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I've been experimenting a bit with self-issued certificates.

I set up a certificate authority, issued a certificate, and installed it on a webserver. I later deleted that certificate without bothering to revoke it, and decremented the number in the serial.txt file which openssl was using. (There was no good reason to do so, but it seemed a harmless thing to do).

After that, I used the certificate authority to re-issue a new certificate. When I install that certificate on the webserver and access it, Firefox shows me an error:

Your certificate contains the same serial number as another certificate issued by the certificate authority. Please get a new certificate containing a unique serial number. Error code: SEC_ERROR_REUSED_ISSUER_AND_SERIAL

I assume I am getting this error because of the fact that I decremented the serial.txt file, so the newly issued certificate had the same serial number as an older incarnation.

My questions are:

  • How does my browser know this? Does it keep a database somewhere of CA/serial numbers it has seen before?
  • Why does it care? What security risk would be entailed if my browser just ignored the duplicate serial number?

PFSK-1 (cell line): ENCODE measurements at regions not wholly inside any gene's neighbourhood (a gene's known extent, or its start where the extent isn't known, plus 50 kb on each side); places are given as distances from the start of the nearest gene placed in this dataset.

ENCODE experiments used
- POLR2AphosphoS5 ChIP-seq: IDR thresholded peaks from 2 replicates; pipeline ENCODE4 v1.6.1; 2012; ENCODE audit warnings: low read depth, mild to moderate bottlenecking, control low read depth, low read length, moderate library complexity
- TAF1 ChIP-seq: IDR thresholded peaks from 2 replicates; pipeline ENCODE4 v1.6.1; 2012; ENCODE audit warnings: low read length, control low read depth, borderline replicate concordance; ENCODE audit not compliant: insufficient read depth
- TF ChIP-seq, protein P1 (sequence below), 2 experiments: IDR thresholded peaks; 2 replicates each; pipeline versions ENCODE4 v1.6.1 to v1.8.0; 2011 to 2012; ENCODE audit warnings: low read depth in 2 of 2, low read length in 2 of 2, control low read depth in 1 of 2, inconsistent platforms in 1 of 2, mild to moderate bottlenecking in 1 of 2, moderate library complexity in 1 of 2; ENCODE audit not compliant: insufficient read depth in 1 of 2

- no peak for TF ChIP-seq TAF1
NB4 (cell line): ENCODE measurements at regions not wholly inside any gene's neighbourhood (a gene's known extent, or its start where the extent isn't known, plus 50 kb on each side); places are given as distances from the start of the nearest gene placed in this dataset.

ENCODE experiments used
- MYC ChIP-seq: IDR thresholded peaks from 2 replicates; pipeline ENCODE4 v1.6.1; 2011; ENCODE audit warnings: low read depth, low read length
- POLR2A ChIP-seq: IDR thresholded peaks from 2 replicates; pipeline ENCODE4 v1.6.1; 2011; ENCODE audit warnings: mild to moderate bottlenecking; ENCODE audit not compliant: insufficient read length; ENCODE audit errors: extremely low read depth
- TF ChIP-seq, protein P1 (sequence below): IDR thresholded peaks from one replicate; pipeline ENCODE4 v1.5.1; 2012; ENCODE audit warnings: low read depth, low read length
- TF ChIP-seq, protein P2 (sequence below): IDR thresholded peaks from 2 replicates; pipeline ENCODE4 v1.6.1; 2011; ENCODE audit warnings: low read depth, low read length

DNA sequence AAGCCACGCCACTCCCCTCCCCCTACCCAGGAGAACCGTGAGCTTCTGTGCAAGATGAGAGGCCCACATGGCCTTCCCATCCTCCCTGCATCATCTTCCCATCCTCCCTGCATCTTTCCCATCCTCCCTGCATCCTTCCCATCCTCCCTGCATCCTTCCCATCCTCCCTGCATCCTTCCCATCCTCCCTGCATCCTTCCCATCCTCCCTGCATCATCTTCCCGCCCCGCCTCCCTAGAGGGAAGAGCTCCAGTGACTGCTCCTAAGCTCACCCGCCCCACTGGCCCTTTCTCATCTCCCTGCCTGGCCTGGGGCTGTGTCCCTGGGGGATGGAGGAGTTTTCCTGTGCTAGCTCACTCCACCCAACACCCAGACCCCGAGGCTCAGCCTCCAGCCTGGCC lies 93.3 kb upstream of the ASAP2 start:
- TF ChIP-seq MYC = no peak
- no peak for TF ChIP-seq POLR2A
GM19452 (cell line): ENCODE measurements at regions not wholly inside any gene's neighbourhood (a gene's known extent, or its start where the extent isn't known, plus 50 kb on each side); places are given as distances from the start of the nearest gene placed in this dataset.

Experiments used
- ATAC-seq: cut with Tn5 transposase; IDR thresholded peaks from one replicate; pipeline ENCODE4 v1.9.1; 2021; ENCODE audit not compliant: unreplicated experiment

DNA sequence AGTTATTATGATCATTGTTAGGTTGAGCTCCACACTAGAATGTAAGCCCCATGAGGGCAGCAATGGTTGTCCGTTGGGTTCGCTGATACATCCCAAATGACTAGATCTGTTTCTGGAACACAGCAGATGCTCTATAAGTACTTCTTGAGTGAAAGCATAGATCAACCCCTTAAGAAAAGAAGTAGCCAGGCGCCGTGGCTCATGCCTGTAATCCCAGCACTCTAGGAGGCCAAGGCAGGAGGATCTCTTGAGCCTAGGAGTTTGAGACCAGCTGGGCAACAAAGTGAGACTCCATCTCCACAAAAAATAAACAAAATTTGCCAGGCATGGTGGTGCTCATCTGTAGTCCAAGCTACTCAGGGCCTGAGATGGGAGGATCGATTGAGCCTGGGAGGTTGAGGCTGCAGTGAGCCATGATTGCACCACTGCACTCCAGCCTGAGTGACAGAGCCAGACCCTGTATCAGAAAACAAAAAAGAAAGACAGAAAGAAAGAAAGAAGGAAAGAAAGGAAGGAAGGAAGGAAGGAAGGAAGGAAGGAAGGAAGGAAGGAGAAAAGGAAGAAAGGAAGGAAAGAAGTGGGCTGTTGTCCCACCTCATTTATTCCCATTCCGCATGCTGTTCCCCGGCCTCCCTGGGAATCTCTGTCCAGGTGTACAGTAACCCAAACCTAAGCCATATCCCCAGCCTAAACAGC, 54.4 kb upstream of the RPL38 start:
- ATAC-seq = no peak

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How does my browser know this?

Firefox seems to cache information about certificates which got used, at least until you restart the browser. If you've added an exception because you are using your own (maybe untrusted) CA then it might even have the information in the CA store.

What security risk would be entailed if my browser just ignored the duplicate serial number?

Revocation information about a certificate issued by a specific CA are checked by serial number only in CRL and OCSP. Thus reusing the same serial number would mean that the same revocation information get applied.

  • Restarting firefox on didn't make the message go away. So I tried going to about:preferences#advanced and selecting 'Clear Now' next to 'Cached Web Content' and then restarting firefox. That made the message disappear. And since I deleted the old certificate, I am never going to encounter a duplicate revocation, so there is no security risk in this case. Thank you! – SauceCode Nov 2 '16 at 17:32

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